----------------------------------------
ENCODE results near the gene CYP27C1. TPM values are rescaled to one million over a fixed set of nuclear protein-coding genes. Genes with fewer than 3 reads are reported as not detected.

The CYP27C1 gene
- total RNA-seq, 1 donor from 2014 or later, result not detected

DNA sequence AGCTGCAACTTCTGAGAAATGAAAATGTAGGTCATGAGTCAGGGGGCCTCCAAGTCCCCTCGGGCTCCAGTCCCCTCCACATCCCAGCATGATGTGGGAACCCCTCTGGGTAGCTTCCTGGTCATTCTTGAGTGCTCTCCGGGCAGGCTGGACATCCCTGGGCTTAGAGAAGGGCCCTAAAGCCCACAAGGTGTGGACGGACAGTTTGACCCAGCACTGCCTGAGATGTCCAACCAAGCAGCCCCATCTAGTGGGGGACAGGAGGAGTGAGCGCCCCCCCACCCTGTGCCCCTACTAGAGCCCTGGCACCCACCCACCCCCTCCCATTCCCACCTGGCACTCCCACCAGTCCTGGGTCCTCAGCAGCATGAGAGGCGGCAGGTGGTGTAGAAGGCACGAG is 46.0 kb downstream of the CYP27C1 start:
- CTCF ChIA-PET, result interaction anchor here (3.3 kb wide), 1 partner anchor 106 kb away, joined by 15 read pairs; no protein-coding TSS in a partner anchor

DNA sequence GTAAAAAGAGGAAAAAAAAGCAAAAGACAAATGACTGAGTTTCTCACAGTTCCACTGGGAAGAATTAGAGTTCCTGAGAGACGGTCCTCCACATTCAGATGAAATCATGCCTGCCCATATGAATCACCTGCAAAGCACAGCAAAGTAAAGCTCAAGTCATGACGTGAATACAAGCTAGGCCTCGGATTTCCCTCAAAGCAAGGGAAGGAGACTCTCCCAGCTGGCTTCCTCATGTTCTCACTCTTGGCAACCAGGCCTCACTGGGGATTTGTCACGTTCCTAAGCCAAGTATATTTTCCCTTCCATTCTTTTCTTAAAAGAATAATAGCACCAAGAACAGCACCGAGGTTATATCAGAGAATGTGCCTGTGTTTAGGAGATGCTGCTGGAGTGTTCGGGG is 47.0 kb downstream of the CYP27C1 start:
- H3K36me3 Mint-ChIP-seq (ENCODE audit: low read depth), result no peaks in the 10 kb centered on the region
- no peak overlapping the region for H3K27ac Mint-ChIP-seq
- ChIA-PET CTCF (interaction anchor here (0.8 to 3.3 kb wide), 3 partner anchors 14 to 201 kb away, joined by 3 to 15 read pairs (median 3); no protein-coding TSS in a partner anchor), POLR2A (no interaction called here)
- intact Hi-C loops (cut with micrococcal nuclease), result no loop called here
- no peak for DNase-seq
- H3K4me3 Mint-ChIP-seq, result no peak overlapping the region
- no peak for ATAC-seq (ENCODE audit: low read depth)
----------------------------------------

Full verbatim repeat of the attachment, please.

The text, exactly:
ENCODE results near the gene CYP27C1. TPM values are rescaled to one million over a fixed set of nuclear protein-coding genes. Genes with fewer than 3 reads are reported as not detected.

The CYP27C1 gene
- total RNA-seq, 1 donor from 2014 or later, result not detected

DNA sequence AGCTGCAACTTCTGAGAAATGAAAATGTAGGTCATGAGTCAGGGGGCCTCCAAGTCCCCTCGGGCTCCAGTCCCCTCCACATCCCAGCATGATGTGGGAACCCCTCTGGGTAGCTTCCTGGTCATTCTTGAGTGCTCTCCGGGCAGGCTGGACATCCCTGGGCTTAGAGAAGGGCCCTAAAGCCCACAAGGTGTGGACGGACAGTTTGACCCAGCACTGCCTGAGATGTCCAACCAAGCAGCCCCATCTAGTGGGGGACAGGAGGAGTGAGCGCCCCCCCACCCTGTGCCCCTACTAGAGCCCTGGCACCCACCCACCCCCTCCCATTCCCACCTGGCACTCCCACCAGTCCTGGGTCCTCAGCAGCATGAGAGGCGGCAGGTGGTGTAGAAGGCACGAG is 46.0 kb downstream of the CYP27C1 start:
- CTCF ChIA-PET, result interaction anchor here (3.3 kb wide), 1 partner anchor 106 kb away, joined by 15 read pairs; no protein-coding TSS in a partner anchor

DNA sequence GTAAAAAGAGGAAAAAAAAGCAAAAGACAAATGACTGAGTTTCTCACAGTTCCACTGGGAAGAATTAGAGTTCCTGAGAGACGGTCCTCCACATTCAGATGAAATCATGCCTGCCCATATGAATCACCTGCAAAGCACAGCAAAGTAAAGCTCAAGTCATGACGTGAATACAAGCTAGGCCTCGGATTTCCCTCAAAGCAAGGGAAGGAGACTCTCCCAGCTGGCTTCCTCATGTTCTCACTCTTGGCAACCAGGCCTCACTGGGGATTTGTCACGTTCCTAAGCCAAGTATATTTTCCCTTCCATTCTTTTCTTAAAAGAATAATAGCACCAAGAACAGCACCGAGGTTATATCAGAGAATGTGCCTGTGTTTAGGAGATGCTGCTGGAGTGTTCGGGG is 47.0 kb downstream of the CYP27C1 start:
- H3K36me3 Mint-ChIP-seq (ENCODE audit: low read depth), result no peaks in the 10 kb centered on the region
- no peak overlapping the region for H3K27ac Mint-ChIP-seq
- ChIA-PET CTCF (interaction anchor here (0.8 to 3.3 kb wide), 3 partner anchors 14 to 201 kb away, joined by 3 to 15 read pairs (median 3); no protein-coding TSS in a partner anchor), POLR2A (no interaction called here)
- intact Hi-C loops (cut with micrococcal nuclease), result no loop called here
- no peak for DNase-seq
- H3K4me3 Mint-ChIP-seq, result no peak overlapping the region
- no peak for ATAC-seq (ENCODE audit: low read depth)